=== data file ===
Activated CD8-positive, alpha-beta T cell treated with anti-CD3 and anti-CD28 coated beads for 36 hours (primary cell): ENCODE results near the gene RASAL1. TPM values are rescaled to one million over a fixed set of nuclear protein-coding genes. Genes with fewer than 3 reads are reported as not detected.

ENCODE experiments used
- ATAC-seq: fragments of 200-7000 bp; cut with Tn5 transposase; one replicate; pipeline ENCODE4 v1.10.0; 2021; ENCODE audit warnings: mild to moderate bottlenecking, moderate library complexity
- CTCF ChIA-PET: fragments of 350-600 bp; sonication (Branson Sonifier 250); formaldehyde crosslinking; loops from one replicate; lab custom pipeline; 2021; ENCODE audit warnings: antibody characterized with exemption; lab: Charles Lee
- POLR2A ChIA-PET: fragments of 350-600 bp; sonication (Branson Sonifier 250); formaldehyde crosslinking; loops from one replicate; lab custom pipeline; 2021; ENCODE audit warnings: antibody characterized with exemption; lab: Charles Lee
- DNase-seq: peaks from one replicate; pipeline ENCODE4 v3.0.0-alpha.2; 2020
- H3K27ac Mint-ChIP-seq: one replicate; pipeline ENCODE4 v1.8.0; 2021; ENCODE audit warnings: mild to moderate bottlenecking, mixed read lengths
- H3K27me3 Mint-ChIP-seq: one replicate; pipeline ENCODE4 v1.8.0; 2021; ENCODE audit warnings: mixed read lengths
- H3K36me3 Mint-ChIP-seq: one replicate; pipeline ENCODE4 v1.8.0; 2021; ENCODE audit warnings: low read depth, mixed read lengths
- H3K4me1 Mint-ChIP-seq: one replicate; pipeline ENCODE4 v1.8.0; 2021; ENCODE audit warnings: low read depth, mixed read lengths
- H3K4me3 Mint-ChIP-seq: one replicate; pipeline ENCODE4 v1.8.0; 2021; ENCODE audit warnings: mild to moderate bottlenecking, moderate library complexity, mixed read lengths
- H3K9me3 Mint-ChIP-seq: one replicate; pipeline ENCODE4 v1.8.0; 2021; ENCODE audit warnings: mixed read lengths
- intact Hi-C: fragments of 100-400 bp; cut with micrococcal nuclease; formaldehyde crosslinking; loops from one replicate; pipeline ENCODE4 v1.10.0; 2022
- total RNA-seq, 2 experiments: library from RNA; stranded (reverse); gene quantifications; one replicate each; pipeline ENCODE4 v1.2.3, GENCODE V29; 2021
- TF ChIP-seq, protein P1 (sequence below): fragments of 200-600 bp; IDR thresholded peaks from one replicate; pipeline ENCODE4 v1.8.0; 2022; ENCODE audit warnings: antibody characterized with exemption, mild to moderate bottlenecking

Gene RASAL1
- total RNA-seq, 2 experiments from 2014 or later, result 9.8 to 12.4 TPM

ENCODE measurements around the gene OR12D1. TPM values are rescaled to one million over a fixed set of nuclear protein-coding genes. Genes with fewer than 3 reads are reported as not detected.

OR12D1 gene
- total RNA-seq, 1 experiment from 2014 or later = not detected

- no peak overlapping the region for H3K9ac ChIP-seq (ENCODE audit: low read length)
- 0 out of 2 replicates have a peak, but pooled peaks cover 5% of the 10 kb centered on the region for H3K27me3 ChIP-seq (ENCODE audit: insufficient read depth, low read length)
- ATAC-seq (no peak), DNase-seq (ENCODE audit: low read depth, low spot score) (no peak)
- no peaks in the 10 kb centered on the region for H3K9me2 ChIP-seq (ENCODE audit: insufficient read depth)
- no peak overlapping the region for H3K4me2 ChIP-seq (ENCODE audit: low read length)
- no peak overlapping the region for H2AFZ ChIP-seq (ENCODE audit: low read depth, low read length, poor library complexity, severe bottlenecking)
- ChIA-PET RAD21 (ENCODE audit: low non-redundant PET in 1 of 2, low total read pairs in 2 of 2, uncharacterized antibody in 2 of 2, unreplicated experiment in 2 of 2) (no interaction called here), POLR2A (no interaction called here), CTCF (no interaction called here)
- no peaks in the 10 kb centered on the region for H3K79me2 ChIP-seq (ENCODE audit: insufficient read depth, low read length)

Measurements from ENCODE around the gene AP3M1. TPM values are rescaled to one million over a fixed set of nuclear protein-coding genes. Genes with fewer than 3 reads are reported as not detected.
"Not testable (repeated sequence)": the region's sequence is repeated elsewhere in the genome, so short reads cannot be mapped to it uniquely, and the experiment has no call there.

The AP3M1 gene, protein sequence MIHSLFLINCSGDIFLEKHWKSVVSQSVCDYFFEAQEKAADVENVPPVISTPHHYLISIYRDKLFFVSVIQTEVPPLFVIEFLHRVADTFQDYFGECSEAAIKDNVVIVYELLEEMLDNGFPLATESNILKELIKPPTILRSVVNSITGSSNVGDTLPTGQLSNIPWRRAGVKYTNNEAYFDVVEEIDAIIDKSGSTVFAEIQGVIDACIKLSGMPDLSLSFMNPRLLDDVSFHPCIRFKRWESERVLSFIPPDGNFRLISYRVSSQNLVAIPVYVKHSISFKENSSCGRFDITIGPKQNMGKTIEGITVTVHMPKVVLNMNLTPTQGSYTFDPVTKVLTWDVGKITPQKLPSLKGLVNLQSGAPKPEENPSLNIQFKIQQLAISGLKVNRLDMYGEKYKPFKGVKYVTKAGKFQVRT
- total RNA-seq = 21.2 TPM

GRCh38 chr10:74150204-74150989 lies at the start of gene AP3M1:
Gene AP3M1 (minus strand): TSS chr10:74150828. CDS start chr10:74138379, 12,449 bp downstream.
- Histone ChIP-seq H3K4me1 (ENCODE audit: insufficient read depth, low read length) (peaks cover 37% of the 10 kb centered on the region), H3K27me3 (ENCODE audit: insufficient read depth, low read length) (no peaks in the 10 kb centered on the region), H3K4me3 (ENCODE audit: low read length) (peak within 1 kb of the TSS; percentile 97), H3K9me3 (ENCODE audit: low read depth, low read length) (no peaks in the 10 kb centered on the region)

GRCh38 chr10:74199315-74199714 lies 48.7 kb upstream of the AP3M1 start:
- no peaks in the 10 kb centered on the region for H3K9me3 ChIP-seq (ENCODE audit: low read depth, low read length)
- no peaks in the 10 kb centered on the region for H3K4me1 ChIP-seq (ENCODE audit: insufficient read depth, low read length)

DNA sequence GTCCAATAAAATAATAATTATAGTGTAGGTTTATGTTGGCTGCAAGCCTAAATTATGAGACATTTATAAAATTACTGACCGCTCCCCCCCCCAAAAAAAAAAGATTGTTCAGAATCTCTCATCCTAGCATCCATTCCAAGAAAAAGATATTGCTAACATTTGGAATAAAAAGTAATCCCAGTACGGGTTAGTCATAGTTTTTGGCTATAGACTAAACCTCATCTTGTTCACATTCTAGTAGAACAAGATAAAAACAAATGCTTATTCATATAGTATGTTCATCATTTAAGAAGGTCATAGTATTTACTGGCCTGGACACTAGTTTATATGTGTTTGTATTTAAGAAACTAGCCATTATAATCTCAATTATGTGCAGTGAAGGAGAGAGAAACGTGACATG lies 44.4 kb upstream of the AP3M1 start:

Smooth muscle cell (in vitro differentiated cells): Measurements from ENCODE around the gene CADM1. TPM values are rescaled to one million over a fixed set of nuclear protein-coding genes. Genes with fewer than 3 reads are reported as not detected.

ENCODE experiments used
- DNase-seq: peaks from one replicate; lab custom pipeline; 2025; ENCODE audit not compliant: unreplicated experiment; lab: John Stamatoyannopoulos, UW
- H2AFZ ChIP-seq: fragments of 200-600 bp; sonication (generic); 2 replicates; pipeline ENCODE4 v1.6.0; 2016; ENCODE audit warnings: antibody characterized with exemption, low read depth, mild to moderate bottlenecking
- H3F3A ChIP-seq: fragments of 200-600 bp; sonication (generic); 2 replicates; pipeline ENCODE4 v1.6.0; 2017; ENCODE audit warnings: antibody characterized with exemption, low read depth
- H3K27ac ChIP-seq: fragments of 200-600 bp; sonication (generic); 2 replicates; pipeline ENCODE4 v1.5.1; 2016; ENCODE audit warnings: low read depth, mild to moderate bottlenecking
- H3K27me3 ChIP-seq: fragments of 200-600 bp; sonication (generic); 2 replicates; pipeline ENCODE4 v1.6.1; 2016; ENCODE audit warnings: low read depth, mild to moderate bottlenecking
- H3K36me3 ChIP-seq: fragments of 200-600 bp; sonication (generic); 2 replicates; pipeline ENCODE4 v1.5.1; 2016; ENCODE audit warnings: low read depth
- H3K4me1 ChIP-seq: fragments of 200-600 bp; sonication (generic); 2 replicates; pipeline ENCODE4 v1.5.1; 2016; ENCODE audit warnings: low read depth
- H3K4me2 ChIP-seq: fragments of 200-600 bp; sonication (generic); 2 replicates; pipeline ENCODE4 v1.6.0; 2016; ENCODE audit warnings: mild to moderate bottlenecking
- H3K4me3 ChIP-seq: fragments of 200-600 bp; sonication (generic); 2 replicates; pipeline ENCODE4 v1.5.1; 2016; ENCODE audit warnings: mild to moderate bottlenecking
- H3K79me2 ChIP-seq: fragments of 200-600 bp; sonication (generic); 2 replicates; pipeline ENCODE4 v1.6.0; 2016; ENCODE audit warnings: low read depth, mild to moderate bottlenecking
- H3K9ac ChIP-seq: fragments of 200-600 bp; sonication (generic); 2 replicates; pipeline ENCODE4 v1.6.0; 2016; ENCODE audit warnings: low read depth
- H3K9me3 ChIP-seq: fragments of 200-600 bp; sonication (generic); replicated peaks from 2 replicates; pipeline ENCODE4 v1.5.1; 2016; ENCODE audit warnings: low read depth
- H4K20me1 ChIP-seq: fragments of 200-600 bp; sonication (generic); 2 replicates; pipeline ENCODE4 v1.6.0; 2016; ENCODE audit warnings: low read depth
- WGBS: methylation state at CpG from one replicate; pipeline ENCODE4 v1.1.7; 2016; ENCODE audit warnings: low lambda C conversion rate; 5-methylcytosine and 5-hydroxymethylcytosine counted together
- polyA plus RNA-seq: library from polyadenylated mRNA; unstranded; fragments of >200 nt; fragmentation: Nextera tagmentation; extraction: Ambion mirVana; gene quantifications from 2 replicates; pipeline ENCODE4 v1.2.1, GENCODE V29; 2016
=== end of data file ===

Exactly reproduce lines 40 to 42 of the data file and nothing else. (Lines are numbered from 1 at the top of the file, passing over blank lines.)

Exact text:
Smooth muscle cell (in vitro differentiated cells): Measurements from ENCODE around the gene CADM1. TPM values are rescaled to one million over a fixed set of nuclear protein-coding genes. Genes with fewer than 3 reads are reported as not detected.

ENCODE experiments used
- DNase-seq: peaks from one replicate; lab custom pipeline; 2025; ENCODE audit not compliant: unreplicated experiment; lab: John Stamatoyannopoulos, UW